"Simplify: How the Best Businesses in the World Succeed" is a breath of uncomplicated and non-jargon air for business leaders just want to execute good strategy without investing thousands on outside consultants or initiatives. The book focuses intensely on the core principles that helped some of the most profitable businesses on Earth (McDonald's, Ikea, Apple, etc.) simplify where it counts so that they can excel at sidestepping the competition.
Simplify: How the Best Businesses in the World Succeed is not your average book on simplicity. You won’t find tips on how to organize your desk space for greater efficiency or which new productivity app you should install. The concept of this book goes much deeper than that. Simplify makes the claim that simplicity is directly tied to profitability. Simply put, the book makes the claim that the best businesses (no matter how complex they may seem on the outside) are really good at competing on just two things, price or offering.
What is Simplify About?
Despite all of the complex technical innovations that businesses like Apple, Pixar or Google do, their core business function is very simple. Apple’s products help people communicate and work. Pixar tells stories digitally. Google helps people turn data into information. Yet, how many times do business owners feel pressure to do the opposite? Many businesses feel the pressure to add more features to their products or services in order to stay competitive.
Simplify argues that you shouldn’t.
Instead, Simplify breaks down competition into two main categories. In this highly competitive global environment, your business can win customers in one of two basic ways: your price (price simplifier) or value (proposition simplifier). In order to successfully compete, the authors invite readers to simplify their business operations before doing anything else. Businesses need to determine if they will beat their competitors and woo customers by offering lower prices or by doing something unique that customers are willing to pay more to get. Using the case studies in the book, you have to ask if the chief focus of your customers is price (like a $1 hamburger) or emotional value (like a $600+ iPhone).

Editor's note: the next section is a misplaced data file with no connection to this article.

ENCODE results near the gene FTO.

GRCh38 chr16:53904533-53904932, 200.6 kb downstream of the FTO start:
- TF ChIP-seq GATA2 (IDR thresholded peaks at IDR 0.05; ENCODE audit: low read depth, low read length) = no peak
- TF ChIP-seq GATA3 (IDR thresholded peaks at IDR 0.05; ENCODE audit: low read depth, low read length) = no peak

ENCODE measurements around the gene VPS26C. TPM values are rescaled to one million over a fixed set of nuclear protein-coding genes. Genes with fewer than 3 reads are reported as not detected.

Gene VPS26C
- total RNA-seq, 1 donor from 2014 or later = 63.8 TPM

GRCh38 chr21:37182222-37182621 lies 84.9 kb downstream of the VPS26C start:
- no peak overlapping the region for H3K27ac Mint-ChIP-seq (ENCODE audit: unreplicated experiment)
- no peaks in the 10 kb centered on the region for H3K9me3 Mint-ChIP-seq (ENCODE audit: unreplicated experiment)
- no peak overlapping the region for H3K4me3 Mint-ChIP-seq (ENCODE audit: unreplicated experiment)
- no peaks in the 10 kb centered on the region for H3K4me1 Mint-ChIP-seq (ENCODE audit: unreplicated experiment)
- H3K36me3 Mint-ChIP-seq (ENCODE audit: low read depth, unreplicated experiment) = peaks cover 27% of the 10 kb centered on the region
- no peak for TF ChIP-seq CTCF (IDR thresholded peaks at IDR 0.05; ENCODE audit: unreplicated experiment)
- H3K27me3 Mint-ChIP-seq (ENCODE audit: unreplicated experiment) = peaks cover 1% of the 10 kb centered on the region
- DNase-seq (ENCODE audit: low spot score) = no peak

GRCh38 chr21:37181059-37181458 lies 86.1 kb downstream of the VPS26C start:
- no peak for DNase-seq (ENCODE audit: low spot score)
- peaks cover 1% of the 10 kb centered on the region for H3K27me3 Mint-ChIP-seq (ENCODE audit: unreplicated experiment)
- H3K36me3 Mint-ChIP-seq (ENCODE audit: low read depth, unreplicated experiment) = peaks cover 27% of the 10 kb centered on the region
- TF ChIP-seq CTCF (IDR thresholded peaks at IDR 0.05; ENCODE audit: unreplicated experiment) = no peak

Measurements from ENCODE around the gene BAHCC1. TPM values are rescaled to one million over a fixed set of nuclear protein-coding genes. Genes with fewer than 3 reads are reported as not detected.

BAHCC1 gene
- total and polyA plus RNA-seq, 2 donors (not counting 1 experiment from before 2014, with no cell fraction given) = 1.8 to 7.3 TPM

Deciding on the chief focus (aka “pain point”) is important because it determines the entire thought process behind everything your business does. It determines the strategy that keeps a company like Apple or McDonald’s in business despite increased competition and a constantly shifting consumer base. These businesses know what they are good at and what the customers want. When companies forget this simple message, they get overly complicated and sabotage their progress in the process.
Simplify is the product of industry experts Richard Koch and Greg Lockwood.
Koch is a former management consultant and private investor turned author and founder of his own business, L.E.K. Partnership. Koch credits the power of Pareto’s 80/20 Principle to help improve his personal and professional life as well as those of his clients.
Lockwood is also the co-author “Superconnect: Harnessing the Power of Networks and the Strength of Weak Links” with Richard Kock and is founder ad partner at Piton Capital, LLP, which he set up after helping UBS get established in the European market.
What Was Best About Simplify?
Simplify is unique because it doesn’t address productivity for a “feel-good” reason. It promotes productivity because it has been a time-tested model that has worked for companies like McDonald’s, Uber, Apple and others. For businesses that are tired of dealing with complexity, this book offers a business philosophy that intuitively makes sense to both consumers and business owners.
What Could Have Been Done Differently?
While Simplify provides a bare-bones approach to profitability, it doesn’t provide enough detail on adapting the strategy. To provide an example, the book praises McDonald’s as an efficient price simplifier yet it fails to highlight companies that failed like Blockbuster, Kodak, etc.) due to innovation. Continuing with the case study of McDonald’s, further study about how McDonald’s can continue to evolve while maintaining its core low price strategy would be great for companies stuck in the same situation. And those unsure about what move to make next.
Why Read Simplify?
Simplify is best suited for those businesses with an established track record of success. Though they may be over-complicating that success with the wrong staff, policies or strategy. Many businesses in the “it’s complicated” situation might feel overwhelmed about where to start in the simplification process. Simplify provides a specific strategy focused around your businesses’ specific value to customers. The authors recognize that not all purchases or consumers are alike. The context of a purchase matters. Readers of Simplify are taught how to focus in on their key contribution in that context and focus on what customers value most.